Turn left out of My Dream and walk up to the dirt road next to the other shop with som tams. Turn left here and walk upriver along the road. You’ll be away from the river for the first kilometre or so. You’ll pass an army general’s forest landscape garden and come to rice paddies with buffalos dotted with bamboo drying platforms and shelters. When you reach the fork in the road take the left one. You’ll quickly be surrounded with thick bamboo and forest. This soon drops back down to the river and gives a great forest experience. There are tribal villages further along the road (which also means some traffic).
Route 4 – Mountain Rice Climb
This is my favourite of the four. Take the right hand path at the fork of route 3. You’ll notice that the path becomes partly grassed-over which is because hardly any vehicles use this route except for the occasional person on a motorbike getting to their rice paddies. This is the most tranquil route with the best views. You’ll soon begin to climb steadily. The land rises to your left through forest and bamboo. On your right you overlook the valley of a mountain stream. The valley is quite wide and flat to begin with then narrows. Nearly all of the flat land is terraced into rice paddies dotted with the bamboo shelters, drying stands and occasional houses of the people who work the paddies. You’ll see cleared areas amongst the stalks of harvested rice surrounded by mounds of rive hay. These are threshing floors used to separate the rice from the stalks. There are also buffalo, pigs and geese. After about 2 or 3km you come to a point where you really must turn around for a spectacular view down the valley. It’s even better on a misty morning.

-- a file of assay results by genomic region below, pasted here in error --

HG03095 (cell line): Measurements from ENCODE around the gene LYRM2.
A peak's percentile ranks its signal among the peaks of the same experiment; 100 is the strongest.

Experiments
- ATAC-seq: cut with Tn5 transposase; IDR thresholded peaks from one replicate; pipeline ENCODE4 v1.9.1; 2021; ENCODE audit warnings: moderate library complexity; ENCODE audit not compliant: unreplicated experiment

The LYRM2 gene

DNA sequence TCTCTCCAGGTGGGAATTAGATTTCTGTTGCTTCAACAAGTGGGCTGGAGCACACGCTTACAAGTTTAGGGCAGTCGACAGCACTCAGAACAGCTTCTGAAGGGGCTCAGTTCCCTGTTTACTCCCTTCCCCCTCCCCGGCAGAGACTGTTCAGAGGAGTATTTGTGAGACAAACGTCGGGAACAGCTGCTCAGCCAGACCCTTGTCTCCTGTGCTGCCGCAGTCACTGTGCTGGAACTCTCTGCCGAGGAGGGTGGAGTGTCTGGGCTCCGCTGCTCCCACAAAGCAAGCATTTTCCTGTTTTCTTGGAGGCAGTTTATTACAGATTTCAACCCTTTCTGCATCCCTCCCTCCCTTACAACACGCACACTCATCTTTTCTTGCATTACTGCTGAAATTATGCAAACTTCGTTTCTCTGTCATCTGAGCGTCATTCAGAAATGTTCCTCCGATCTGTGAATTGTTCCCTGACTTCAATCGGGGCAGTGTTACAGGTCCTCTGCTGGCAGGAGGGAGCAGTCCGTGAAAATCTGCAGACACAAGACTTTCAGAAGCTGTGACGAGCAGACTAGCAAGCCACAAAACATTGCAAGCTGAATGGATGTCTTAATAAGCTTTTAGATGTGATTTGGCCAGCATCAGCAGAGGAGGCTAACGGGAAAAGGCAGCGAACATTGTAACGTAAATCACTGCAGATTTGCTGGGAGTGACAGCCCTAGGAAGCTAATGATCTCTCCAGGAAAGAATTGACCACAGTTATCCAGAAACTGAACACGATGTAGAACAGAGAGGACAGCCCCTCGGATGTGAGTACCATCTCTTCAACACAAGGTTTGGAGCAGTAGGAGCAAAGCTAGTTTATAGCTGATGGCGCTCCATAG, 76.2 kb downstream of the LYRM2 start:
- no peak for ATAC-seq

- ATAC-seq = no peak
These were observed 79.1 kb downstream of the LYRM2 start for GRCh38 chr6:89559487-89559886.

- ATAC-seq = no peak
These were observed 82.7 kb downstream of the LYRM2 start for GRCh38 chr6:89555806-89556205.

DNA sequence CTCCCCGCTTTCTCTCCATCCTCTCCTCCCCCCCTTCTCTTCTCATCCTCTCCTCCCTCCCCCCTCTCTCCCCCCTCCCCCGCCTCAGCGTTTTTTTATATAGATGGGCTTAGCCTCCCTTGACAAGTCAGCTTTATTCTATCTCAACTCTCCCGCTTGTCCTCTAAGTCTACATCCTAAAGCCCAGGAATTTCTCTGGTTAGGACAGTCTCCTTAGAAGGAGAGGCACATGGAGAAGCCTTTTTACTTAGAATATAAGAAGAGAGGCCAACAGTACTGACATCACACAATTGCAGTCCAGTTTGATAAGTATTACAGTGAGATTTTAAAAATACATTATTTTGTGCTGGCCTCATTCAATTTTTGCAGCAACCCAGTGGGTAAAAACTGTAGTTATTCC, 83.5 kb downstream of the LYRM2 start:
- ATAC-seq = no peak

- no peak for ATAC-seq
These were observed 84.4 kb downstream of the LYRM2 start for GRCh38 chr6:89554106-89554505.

The path winds upwards through more and more picturesque forest and bamboo-clad slopes, the air becoming fresher and fresher, the paddies gradually narrowing, the stream burbling away next to you. Beyond the viewpoint you feel like you’re on a high mountain route. You can basically keep on walking along this path until you need to turn around. You’ll eventually come to some tribal villages if you keep going and should be able to visit one or two and make it back to My Dream before dark depending on your walking speed.